Summary: A light was going to illuminate those living in darkness, in the land Naphatli and Zebulun. Why did God only mention those two fairly insignificant tribes in this prophecy? And what was this light to accomplish in our our lives?
OPEN: How many of you have ever been in a cave?
How many of you have ever been to Mammoth Cave in Kentucky? My family and I have been there several times ourselves and I’ve always been impressed by the beauty and grandeur of that cave and others we’ve visited.
I once read about a tour of Mammoth Cave where the guide stopped and addressed the crowd. "Do you want to see what a real cave looks like?" he asked.
Thinking he was going to take them on a side trip that was different than the usual tour, every eagerly agreed.
So, without another word… the guide reached over and shut off all the lights.
That’s what a REAL cave looks like.
APPLY: Caves can be really scary places especially when all the lights are out. I’m told that – in the total darkness of those moments - many people begin to get a little edgy. In fact, the if the lights remain off for any length of time, some people can even begin to panic.
Most people don’t like sitting around in darkness.
ILLUS: One preacher noted: We learn from an early age to be fearful of darkness. That’s why nightlights are so popular in little children’s bedrooms: that little 4-watt bulb is able to chase away just some of the darkness and bring a huge measure of comfort to a little one afraid of the dark.
Even as we grow up, there is still an inborn fear of the dark. If you hear a strange noise in your house while it is the middle of the afternoon you might think, “that’s a little odd,” and not even give it a second thought.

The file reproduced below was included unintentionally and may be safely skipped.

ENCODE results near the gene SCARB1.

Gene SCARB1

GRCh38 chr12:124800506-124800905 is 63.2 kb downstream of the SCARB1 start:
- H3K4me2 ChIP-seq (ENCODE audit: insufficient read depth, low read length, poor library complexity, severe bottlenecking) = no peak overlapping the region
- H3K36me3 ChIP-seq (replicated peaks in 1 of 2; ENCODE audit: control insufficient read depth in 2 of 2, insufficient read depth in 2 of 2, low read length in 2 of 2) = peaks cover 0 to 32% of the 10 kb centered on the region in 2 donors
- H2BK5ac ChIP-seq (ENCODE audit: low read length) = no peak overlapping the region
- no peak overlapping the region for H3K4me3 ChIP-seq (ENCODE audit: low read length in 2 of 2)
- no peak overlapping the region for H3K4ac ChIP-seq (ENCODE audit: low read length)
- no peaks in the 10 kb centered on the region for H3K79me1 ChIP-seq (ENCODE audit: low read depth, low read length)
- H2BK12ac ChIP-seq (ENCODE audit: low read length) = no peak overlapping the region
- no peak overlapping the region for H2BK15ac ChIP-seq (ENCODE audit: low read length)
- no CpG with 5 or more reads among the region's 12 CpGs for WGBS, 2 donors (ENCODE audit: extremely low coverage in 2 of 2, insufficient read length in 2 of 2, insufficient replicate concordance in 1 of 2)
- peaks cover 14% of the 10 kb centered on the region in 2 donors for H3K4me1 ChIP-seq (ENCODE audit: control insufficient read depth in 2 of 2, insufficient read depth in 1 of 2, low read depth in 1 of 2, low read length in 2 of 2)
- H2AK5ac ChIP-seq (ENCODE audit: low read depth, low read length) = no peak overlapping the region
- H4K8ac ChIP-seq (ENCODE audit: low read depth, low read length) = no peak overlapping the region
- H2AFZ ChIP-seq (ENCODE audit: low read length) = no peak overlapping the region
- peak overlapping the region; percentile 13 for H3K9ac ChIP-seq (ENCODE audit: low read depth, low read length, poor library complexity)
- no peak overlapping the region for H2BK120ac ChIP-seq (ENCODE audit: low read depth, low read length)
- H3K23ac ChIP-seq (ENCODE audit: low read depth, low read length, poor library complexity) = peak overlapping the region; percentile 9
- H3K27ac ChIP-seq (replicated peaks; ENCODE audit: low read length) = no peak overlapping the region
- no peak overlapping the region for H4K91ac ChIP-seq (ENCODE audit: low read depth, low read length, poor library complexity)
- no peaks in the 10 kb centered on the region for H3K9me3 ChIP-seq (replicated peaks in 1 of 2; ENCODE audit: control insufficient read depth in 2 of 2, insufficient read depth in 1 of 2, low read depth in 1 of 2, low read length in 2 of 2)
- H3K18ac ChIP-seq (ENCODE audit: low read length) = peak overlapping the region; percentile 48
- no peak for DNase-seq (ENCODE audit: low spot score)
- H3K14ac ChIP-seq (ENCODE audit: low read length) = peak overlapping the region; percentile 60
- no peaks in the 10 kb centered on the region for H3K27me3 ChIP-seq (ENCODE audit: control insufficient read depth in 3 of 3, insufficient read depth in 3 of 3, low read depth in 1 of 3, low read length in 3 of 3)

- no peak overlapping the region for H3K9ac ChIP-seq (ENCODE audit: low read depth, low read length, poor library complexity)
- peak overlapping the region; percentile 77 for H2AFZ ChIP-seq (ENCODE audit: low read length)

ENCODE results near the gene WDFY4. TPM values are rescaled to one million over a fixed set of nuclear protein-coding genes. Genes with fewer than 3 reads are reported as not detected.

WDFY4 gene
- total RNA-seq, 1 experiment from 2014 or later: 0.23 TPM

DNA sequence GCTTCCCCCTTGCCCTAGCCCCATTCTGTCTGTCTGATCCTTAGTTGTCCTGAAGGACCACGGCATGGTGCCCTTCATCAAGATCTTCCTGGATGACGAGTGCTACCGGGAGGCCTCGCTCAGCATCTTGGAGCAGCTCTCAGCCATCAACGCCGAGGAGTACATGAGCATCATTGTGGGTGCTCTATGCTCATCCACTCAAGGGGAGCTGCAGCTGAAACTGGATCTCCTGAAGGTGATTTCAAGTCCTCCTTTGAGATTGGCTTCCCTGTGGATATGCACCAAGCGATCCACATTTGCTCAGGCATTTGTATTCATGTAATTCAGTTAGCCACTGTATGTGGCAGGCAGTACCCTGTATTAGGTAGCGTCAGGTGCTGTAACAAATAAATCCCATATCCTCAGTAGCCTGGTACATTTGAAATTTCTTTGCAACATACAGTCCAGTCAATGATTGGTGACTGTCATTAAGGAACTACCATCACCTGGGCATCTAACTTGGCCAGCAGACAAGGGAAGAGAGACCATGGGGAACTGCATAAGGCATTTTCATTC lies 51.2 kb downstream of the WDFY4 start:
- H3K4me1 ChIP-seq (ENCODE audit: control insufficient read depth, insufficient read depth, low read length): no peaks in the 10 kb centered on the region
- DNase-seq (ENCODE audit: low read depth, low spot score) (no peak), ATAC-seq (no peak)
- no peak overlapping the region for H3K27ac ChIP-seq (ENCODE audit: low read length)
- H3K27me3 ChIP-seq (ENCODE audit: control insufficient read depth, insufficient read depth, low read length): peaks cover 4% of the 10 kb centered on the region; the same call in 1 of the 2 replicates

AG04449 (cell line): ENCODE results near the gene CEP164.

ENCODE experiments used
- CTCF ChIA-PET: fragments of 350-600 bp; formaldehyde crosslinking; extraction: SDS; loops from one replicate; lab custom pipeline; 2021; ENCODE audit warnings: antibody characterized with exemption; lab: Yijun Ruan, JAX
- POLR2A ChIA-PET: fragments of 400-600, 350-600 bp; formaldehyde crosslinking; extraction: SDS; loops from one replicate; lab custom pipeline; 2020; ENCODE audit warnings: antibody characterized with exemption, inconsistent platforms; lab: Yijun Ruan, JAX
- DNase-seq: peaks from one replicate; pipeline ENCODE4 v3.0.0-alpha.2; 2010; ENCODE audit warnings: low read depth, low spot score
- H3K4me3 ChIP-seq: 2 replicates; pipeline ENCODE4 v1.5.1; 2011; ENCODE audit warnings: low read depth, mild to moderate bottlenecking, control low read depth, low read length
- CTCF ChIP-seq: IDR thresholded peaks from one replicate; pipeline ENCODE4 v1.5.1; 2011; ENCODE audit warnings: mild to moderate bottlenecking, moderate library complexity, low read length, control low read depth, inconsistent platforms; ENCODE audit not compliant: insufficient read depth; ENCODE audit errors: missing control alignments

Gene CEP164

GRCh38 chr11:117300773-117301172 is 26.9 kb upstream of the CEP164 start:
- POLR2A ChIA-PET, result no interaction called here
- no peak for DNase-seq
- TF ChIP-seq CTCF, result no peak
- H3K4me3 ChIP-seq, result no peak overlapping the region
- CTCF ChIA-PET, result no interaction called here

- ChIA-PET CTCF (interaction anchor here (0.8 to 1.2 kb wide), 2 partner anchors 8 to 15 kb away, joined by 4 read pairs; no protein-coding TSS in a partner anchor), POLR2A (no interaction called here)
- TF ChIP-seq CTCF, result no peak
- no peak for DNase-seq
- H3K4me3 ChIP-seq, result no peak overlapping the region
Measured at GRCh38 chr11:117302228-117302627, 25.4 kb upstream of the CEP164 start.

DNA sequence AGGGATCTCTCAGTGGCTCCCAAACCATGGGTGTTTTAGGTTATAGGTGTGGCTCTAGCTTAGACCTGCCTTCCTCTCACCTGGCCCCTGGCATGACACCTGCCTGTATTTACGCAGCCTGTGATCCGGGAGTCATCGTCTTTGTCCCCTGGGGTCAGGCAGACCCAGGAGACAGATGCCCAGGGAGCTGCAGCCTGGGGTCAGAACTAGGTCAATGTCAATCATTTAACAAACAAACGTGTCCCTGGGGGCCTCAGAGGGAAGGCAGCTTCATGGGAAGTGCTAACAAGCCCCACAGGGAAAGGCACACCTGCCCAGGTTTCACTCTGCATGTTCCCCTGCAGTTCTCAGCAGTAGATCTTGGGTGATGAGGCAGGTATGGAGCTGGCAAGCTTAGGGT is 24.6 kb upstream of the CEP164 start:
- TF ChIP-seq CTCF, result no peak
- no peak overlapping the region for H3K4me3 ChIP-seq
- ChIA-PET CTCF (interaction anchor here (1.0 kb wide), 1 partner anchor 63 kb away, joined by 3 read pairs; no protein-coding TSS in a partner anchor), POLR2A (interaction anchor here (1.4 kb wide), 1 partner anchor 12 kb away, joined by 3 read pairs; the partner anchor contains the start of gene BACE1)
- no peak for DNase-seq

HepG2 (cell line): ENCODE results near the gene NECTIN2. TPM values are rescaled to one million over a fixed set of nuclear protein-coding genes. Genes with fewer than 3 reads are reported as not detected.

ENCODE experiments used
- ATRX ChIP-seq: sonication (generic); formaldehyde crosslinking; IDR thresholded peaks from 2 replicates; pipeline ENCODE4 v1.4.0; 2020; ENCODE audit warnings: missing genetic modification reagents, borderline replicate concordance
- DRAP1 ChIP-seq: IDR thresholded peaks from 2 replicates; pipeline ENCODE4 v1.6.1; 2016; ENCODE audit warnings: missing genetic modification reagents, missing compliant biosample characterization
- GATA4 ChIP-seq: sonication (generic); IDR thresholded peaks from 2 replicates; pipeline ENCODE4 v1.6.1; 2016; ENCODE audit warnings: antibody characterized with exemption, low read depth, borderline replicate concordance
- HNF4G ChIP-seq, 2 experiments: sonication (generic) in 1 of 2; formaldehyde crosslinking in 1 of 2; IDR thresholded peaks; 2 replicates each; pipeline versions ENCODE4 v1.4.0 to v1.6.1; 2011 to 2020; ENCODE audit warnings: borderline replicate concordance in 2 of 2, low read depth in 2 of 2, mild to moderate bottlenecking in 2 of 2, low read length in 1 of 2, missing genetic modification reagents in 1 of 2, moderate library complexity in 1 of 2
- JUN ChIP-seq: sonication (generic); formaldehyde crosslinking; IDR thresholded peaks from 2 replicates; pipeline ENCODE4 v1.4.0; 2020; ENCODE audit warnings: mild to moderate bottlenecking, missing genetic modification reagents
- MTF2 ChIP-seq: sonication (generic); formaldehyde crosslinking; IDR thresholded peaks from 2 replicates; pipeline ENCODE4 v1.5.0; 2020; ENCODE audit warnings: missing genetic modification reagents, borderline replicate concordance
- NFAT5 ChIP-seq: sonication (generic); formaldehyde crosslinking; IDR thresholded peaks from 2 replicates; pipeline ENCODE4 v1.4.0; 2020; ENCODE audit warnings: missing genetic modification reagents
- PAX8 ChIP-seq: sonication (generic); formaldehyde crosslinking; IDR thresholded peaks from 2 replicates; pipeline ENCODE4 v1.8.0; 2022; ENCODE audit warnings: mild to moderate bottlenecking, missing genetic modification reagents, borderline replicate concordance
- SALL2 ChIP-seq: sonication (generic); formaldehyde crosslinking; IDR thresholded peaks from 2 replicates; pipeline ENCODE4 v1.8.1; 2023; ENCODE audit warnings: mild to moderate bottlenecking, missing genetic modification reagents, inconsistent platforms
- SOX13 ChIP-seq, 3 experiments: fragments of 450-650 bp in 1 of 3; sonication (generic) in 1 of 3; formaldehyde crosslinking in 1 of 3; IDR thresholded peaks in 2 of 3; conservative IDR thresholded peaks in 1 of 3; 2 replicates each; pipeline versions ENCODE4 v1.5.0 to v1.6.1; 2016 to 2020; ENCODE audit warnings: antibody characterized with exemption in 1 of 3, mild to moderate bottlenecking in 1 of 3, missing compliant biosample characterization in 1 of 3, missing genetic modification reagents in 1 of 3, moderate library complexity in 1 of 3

But if you hear a strange sound in your totally darkened house at 3:00 in the morning, your wife will begin to nudge you and tell you to go find out what’s going on. In the middle of the night darkness breeds fear.
Darkness is uncomfortable.
Darkness can be confusing.
And at time darkness can be terrifying.
(from a Peter Schmidt, sermoncentral.com: "It Was a Dark and Stormy Night...")
Here in Isaiah 9, God talks about people sitting around in darkness.
They’re more than just a little confused.
And they are seriously afraid for their future.
Last week we looked at a prophecy in Isaiah 7.
Isaiah promised that a virgin would conceive and give birth to a son.
As those of you who were here last week may remember, there are heretics who reject the virgin birth. Even some preachers and theologians refuse to believe God could or would do such a thing. Their god has no power and no desire to intercede in the lives of men.
Some of them not only reject the idea of a virgin birth but they even reject the idea that that prophecy had anything to do with the Jesus. But the Jews had long considered this section of Isaiah to be Messianic.
More than 500 years before Jesus was born in Bethlehem, the Jews returned to Judea from their long time of captivity Babylon. About that time, Jewish religious leaders began to write commentaries on various Bible books that they called “Targums”. One of these Targums dealt with the prophecies out of Isaiah. And that Targum (written more than 500 years before Christ was born) commented on Isaiah 9:6.